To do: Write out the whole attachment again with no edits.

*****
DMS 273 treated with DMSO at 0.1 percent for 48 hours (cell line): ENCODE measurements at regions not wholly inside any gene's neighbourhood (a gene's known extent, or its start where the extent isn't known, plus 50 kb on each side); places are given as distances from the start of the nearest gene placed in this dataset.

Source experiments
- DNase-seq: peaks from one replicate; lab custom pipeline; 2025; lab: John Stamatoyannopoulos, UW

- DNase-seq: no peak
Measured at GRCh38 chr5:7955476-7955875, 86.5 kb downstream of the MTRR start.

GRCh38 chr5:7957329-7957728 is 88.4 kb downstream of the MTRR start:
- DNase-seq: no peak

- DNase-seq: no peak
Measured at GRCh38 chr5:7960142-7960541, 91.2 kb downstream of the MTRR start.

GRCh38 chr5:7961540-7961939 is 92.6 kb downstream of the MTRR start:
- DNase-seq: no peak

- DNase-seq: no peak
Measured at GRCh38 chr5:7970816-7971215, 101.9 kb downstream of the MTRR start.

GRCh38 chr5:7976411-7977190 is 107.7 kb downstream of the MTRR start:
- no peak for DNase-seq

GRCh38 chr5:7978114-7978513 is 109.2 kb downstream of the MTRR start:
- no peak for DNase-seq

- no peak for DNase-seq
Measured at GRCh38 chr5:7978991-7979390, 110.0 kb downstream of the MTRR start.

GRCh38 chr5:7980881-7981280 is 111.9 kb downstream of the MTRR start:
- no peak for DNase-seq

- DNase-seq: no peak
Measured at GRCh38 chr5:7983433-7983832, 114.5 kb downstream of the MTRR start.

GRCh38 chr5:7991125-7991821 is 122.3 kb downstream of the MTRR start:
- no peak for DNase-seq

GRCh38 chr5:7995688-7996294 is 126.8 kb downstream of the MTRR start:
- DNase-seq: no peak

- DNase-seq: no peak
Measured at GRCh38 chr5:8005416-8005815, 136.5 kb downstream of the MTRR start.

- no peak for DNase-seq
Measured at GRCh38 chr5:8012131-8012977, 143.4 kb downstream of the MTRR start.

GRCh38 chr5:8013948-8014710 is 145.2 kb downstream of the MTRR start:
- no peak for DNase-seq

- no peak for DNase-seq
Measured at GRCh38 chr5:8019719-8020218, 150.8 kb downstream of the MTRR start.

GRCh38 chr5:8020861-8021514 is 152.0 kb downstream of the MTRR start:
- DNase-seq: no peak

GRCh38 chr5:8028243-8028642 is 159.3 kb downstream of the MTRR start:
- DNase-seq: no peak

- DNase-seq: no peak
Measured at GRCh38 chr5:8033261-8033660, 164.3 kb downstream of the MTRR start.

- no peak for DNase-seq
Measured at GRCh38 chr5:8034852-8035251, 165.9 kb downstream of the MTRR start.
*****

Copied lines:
DMS 273 treated with DMSO at 0.1 percent for 48 hours (cell line): ENCODE measurements at regions not wholly inside any gene's neighbourhood (a gene's known extent, or its start where the extent isn't known, plus 50 kb on each side); places are given as distances from the start of the nearest gene placed in this dataset.

Source experiments
- DNase-seq: peaks from one replicate; lab custom pipeline; 2025; lab: John Stamatoyannopoulos, UW

- DNase-seq: no peak
Measured at GRCh38 chr5:7955476-7955875, 86.5 kb downstream of the MTRR start.

GRCh38 chr5:7957329-7957728 is 88.4 kb downstream of the MTRR start:
- DNase-seq: no peak

- DNase-seq: no peak
Measured at GRCh38 chr5:7960142-7960541, 91.2 kb downstream of the MTRR start.

GRCh38 chr5:7961540-7961939 is 92.6 kb downstream of the MTRR start:
- DNase-seq: no peak

- DNase-seq: no peak
Measured at GRCh38 chr5:7970816-7971215, 101.9 kb downstream of the MTRR start.

GRCh38 chr5:7976411-7977190 is 107.7 kb downstream of the MTRR start:
- no peak for DNase-seq

GRCh38 chr5:7978114-7978513 is 109.2 kb downstream of the MTRR start:
- no peak for DNase-seq

- no peak for DNase-seq
Measured at GRCh38 chr5:7978991-7979390, 110.0 kb downstream of the MTRR start.

GRCh38 chr5:7980881-7981280 is 111.9 kb downstream of the MTRR start:
- no peak for DNase-seq

- DNase-seq: no peak
Measured at GRCh38 chr5:7983433-7983832, 114.5 kb downstream of the MTRR start.

GRCh38 chr5:7991125-7991821 is 122.3 kb downstream of the MTRR start:
- no peak for DNase-seq

GRCh38 chr5:7995688-7996294 is 126.8 kb downstream of the MTRR start:
- DNase-seq: no peak

- DNase-seq: no peak
Measured at GRCh38 chr5:8005416-8005815, 136.5 kb downstream of the MTRR start.

- no peak for DNase-seq
Measured at GRCh38 chr5:8012131-8012977, 143.4 kb downstream of the MTRR start.

GRCh38 chr5:8013948-8014710 is 145.2 kb downstream of the MTRR start:
- no peak for DNase-seq

- no peak for DNase-seq
Measured at GRCh38 chr5:8019719-8020218, 150.8 kb downstream of the MTRR start.

GRCh38 chr5:8020861-8021514 is 152.0 kb downstream of the MTRR start:
- DNase-seq: no peak

GRCh38 chr5:8028243-8028642 is 159.3 kb downstream of the MTRR start:
- DNase-seq: no peak

- DNase-seq: no peak
Measured at GRCh38 chr5:8033261-8033660, 164.3 kb downstream of the MTRR start.

- no peak for DNase-seq
Measured at GRCh38 chr5:8034852-8035251, 165.9 kb downstream of the MTRR start.